Foster care alumni pay it forward as new Mich. foster care workers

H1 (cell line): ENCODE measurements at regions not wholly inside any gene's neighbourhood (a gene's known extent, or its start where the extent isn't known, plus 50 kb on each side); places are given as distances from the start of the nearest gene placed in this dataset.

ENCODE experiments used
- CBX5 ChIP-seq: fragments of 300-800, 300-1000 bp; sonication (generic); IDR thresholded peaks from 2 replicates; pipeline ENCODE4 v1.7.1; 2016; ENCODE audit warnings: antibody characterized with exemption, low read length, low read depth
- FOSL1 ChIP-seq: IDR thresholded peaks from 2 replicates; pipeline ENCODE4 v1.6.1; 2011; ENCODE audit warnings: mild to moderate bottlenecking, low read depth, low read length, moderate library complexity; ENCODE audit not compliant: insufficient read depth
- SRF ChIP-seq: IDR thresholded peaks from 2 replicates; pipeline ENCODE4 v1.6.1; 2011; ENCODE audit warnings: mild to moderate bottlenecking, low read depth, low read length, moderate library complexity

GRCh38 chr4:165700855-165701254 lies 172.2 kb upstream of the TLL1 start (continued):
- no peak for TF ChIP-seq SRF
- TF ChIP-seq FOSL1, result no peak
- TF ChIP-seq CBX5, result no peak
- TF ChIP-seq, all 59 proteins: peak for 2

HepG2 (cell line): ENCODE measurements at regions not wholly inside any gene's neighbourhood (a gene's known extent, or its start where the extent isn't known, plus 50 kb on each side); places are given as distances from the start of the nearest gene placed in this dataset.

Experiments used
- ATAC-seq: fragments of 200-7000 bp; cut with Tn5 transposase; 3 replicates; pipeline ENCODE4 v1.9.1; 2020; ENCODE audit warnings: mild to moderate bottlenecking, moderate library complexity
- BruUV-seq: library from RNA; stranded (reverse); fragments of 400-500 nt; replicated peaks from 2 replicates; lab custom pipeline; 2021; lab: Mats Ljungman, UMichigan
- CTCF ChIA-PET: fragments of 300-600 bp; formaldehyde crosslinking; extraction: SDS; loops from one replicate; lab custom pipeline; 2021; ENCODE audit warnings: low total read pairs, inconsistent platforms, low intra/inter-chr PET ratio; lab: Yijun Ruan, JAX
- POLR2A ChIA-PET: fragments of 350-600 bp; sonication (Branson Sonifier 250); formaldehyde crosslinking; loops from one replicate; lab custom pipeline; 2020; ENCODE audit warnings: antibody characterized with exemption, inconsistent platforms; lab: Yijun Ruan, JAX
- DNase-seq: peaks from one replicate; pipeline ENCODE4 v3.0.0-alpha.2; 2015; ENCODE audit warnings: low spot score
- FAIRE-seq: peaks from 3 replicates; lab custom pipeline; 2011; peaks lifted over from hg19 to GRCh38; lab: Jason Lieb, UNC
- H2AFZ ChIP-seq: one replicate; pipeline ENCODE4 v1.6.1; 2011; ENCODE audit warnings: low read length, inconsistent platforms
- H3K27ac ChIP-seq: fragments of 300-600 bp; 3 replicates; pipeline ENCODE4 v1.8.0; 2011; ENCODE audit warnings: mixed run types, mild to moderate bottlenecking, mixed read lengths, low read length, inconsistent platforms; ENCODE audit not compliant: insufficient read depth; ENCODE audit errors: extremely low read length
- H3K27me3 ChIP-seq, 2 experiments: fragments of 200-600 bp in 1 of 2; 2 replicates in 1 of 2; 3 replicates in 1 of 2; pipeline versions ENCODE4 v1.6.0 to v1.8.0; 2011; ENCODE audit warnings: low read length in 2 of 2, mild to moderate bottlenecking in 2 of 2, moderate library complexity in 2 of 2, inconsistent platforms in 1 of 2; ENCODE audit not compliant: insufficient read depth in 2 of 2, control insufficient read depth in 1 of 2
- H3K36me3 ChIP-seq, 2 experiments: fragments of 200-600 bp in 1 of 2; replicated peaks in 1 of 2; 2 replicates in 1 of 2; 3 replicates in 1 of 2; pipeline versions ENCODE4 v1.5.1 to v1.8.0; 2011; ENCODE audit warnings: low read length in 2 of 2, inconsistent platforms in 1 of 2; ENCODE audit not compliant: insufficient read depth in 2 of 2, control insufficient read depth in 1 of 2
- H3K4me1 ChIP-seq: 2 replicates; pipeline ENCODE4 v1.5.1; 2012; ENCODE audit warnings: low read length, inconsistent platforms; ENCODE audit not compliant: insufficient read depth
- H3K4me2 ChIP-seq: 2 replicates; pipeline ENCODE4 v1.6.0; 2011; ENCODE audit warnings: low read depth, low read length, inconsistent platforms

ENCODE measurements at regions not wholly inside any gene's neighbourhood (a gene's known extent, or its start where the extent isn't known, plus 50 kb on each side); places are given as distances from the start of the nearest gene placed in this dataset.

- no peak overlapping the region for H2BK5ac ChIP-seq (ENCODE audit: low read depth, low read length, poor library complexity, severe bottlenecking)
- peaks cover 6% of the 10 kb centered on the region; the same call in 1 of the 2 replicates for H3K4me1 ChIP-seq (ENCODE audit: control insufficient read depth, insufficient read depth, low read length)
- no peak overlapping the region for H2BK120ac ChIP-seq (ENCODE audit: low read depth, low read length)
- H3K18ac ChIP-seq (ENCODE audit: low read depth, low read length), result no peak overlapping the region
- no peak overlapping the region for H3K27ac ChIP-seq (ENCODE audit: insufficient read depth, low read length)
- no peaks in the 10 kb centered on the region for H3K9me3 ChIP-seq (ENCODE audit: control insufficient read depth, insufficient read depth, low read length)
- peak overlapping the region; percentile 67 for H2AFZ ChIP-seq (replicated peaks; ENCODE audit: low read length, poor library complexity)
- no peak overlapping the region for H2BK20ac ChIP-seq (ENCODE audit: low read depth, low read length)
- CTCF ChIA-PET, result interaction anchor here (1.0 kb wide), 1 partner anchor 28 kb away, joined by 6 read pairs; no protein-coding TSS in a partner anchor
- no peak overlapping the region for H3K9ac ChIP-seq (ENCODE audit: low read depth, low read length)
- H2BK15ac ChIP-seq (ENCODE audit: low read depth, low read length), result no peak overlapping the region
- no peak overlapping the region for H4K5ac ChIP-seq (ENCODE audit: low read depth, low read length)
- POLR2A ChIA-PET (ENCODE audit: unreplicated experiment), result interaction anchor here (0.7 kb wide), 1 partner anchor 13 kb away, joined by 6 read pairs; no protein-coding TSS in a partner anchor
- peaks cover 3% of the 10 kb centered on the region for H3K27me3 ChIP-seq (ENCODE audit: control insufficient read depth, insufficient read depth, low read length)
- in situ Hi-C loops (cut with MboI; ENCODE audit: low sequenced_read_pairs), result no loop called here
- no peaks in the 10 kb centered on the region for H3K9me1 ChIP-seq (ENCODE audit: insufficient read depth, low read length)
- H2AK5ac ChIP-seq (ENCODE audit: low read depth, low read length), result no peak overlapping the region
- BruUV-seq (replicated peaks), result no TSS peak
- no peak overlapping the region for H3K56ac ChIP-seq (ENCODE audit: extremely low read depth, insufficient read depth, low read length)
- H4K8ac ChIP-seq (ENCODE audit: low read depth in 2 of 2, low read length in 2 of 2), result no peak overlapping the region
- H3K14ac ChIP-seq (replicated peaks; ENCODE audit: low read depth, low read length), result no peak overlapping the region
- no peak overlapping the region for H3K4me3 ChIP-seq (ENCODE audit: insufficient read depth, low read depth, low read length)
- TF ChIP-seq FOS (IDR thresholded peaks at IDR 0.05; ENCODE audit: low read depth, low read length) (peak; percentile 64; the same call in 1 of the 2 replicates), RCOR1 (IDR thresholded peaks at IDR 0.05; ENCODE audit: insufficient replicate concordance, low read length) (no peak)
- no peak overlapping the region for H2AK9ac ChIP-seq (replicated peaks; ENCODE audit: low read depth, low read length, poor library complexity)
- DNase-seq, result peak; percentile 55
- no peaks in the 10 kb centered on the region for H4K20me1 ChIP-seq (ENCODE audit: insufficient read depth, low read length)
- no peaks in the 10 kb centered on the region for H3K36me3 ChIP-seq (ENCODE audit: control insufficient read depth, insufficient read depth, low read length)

Recently 65 people gathered for a special ceremony at the Michigan Child Welfare Training Institute in Detroit to be sworn in as newly minted caseworkers by Michigan Department of Human Services (DHS) Director Maura Corrigan. What distinguished this group was that several were formerly in the foster care system themselves. "I love to learn why people go into social work it was heartwarming to hear from some who had been in foster care themselves how they want to make a difference in the lives of young people," said Corrigan. "Caseworkers are the lifeblood of what we do at DHS and I cannot remember ever having so many former foster care youth get sworn in as caseworkers, which to me signifies we are helping more of them graduate from college." Three former foster care youth in the newly sworn in class are Angela Bowman, Paris Thomas, and Justin Flowers. Bowman is working for DHS, Thomas is working for Catholic Social Services of West Michigan, and Flowers is working for the Children's Center in Detroit. Bowman, Thomas, and Flowers are among a small yet growing percentage of Michigan foster kids to graduate from college. Bowman graduated from Western Michigan University. Thomas graduated from Mercyhurst University in Pennsylvania, and Flowers graduated with a master's degree in social work from the University of Michigan. New DHS caseworker Angela Bowman spent about three years in foster care beginning at age 15 and is now beginning her career at DHS as a foster care worker in Kalamazoo. She is already thinking about how her experience can help other children in foster care have the best experience possible. Children in foster care face daunting obstacles. Many do not graduate from high school. Fewer still go to college. "I am super excited to see what assistance I can provide and obtaining a voice and platform for other foster care alumni in terms of policy creation," Bowman said. "They really are an untapped resource. They are experts on the foster care system. They went through it. They know what worked and what didn't." Historically, former foster youth have been vastly under-represented in colleges and universities, primarily because they lack family resources to pay for tuition and other expenses. Bowman was a Seita Scholar at Western Michigan University where she earned a bachelor's degree in social work, with a minor in criminal justice. The Seita Scholars program supports up to 160 Seita Scholars annually, and benefits include a tuition scholarship, 24-hour campus coaching support, leadership opportunities, career mentors and other transformative strategies. There are similar programs at 11 other Michigan colleges and universities including: Aquinas College, Baker College Flint; Eastern Michigan University; Ferris State University; Kalamazoo Valley Community College; Michigan State University; Northwestern Michigan College; and Saginaw Valley State. These programs are part of a concerted effort in Michigan to increase the education opportunities and attainment for foster care youth and provide additional support to those aging out of the system. For example, the Young Adult Voluntary Foster Care (YAVFC) program offers additional support through the age of 21 to help more in foster care successfully make the transition to independence and adulthood by providing a safety net of supportive services and financial benefits during this critical time in their lives. Currently, the State Legislature is considering a bill that would create a permanent endowment fund to be used for college costs for foster kids who age out of the foster care system. It was unanimously approved by committee on Sept. 17, 2014, and could be taken up in the full House later this month. Right now, many of those potential students are getting help from the Michigan Education Trust (MET), but under the guidelines for the trust, all the money raised for the scholarships in a year has to be spent each year. The "Fostering Futures" endowment fund wouldn't have restrictions of that kind. Bowman hopes to use her education along with her own experiences as a foster child to improve services for vulnerable children as a foster care worker. Bowman said she generally had a good experience in foster care; she spent those years in the custody of her grandparents in Wayne County. But she noticed that foster care workers often focused their communications on her grandparents. She often felt left out of the process. As a caseworker, she hopes to bridge that gap by communicating more directly with foster children. "I know that future generations of vulnerable children are in excellent hands with Angela, Paris, Justin and others in this newest crop of child welfare professionals," said Corrigan. "I trust there will be more foster care alumni joining them. Right now there are more than 300 18 to 21-year-olds from the foster care system who are tapping into the current pot of educational funding. With more resources and better funding options we will be able to help even more." Flowers learned from personal experience that one caseworker can help turn a child's life around. He wants to be that person for many foster care youth on his way toward realizing his dream of one day becoming the head of the Michigan Department of Human Services. "One day, I decided I wanted to get Maura Corrigan's job," he said. "I knew what I wanted in my life. I just want to make a difference in the foster care system. I want to be that one worker who really makes a difference." Thomas graduated with a bachelor's degree in social work from Mercyhurst where she also played basketball on scholarship. In addition to her basketball scholarship, she received educational training vouchers from Lutheran Social Services but wishes she had known about other programs like the Michigan Youth Opportunities Initiative (MYOI), a partnership between DHS and the Jim Casey Youth Opportunities Initiative to help foster care youth transition out of care successfully. "I entered this field to help empower others who have struggles similar to those I encountered," said Thomas. "I also have a passion for children and given my experience, I feel that I'm able to understand how they can sometimes be misunderstood or misrepresented by being in the system." Published: Thu, Sep 25, 2014